Riley Johnson, a reporter at the Lincoln Journal Star, penned an interesting article in Saturday morning's paper about the rising numbers of stolen smartphones. No doubt about it, they are a hot commodity right now. I pointed out to Riley that the uptick in smartphone thefts probably is offset by the reduction in thefts of other items. Allow me to explain.
Last year, I was the keynote speaker at the Law Enforcement Information Management Conference. During the speech, I told he audience that if I had been on the same trip just a few years earlier, my kit would likely have included a Casio digital camera, an Olympus microcassette recorder, a Dell laptop, a Palm VII, a Samsung cell phone, a Garmin Nuvi GPS, and an Apple iPod--each with it's own charger. If you had stolen my briefcase in 2006 or so, it would have been a treasure trove of personal electronics. Then I held up my iPhone, and explained that the smartphone performed all of those functions today, and more--walkie talkie, police scanner, spirit level, weather station, travel clock, flashlight, video camera, and so forth.
The briefcase is very light today, and if you snagged my tablet or phone, I could remotely wipe and disable it as soon as I realized it had gone missing. There may be a lot more stolen smartphones over the past few years, but as the data I provided Mr. Riley demonstrates, there are fewer GPS devices, digital cameras, and media devices being stolen, as more and more people use their smartphones for these purposes, consigning their iPod, Canon, and TomTom to a drawer from which they are rarely retrieved. The current hot commodities for theft tend to change over time, with the exception of the always-popular stuff: cash, cigarettes, liquor, jewelry, guns.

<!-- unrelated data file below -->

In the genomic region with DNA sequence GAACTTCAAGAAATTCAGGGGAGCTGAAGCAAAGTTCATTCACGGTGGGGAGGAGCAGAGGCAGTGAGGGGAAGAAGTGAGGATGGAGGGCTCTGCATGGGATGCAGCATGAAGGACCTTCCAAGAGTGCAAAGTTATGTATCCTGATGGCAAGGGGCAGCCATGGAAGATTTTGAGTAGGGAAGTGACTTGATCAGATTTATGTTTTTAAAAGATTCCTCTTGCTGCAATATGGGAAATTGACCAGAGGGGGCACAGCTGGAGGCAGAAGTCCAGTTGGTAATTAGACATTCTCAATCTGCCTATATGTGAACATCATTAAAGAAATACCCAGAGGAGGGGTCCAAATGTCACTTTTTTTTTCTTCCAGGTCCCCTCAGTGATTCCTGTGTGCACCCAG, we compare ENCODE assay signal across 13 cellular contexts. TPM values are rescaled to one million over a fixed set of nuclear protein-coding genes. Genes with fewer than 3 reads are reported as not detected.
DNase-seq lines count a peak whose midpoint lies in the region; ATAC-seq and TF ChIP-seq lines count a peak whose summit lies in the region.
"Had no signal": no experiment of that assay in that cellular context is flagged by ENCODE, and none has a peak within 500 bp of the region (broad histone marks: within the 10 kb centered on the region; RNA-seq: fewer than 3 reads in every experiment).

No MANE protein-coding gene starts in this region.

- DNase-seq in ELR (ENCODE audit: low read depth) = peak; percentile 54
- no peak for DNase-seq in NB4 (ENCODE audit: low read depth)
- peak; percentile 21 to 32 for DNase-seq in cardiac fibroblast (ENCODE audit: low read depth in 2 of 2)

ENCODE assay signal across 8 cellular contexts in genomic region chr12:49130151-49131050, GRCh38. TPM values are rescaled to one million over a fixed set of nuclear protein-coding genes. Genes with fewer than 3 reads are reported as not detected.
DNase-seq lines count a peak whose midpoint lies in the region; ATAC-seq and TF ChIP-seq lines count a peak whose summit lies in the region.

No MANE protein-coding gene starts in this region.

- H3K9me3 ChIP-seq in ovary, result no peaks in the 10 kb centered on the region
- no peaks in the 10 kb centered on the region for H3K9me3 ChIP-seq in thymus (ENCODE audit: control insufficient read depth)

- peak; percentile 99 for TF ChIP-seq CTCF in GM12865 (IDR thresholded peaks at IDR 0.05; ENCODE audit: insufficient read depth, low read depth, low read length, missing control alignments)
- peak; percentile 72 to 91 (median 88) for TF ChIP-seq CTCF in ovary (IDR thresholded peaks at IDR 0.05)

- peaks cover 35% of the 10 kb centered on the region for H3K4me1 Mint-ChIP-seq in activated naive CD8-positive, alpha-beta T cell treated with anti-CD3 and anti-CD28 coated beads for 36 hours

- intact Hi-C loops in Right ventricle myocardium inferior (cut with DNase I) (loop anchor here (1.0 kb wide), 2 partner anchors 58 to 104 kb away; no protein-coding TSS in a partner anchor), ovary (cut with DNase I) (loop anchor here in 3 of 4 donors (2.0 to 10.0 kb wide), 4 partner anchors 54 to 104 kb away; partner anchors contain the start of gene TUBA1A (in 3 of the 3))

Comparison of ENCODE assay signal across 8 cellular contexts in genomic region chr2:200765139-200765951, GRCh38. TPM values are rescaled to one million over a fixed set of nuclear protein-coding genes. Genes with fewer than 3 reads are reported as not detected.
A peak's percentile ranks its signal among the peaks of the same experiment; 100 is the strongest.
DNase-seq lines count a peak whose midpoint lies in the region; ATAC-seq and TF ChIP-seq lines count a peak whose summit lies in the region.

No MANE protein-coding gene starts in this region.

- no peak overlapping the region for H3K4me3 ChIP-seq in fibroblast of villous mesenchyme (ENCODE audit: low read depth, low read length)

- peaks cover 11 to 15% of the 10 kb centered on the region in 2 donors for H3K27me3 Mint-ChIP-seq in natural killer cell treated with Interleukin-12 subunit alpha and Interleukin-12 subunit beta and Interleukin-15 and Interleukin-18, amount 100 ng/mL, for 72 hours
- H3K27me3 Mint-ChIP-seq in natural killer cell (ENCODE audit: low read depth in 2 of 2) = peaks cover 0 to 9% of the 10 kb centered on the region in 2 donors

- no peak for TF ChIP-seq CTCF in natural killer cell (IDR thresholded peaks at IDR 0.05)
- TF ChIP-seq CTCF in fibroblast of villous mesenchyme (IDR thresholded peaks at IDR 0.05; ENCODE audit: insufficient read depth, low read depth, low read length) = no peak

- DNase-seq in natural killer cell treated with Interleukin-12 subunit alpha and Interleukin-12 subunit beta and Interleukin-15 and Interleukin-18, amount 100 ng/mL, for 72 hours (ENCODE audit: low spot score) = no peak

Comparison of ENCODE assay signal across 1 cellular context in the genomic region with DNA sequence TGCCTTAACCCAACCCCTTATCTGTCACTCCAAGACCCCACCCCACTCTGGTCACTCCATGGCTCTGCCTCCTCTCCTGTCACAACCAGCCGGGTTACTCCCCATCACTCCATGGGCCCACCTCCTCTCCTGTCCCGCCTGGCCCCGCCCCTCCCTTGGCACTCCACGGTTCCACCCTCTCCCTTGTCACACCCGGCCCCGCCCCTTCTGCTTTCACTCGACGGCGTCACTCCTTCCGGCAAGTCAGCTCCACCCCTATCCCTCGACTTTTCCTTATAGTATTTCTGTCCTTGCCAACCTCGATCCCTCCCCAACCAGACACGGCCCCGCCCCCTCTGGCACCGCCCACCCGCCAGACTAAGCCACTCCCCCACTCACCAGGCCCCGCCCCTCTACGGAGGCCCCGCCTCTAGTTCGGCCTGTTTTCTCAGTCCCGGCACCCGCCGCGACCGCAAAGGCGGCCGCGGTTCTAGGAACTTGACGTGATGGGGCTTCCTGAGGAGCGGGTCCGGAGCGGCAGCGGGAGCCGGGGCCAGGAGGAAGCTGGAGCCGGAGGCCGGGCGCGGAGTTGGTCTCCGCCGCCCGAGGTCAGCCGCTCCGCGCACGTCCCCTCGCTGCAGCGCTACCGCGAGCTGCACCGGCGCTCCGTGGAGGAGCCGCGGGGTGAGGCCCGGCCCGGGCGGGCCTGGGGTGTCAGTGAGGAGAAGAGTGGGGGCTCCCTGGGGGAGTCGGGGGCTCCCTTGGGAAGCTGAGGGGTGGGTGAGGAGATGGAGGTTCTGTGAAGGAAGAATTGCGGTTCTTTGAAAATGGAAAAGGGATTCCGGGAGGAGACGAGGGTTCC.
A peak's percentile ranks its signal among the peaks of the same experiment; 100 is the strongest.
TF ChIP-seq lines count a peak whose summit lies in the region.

Remember the Palm? Before tablets and smartphones, personal digital assistants were huge. PDAs ruled the personal electronics roost from the mid 1990s through the mid 2000s, especially the Palm Pilot. There were a lot a varieties of PDAs and competing operating systems. Several of these overlapped during this time period. I pretty much owned them all at one time or another.
They were also hot products for theft. Not any more, though. Despite the wild popularity of the Palm Pilot, which was in the briefcase or backpack of all the cool kids by the late 1990s, the last Palm stolen in Lincoln was taken in a burglary, on March 8, 2011. I suppose another one will eventually be stolen--from a museum, or from some private collector.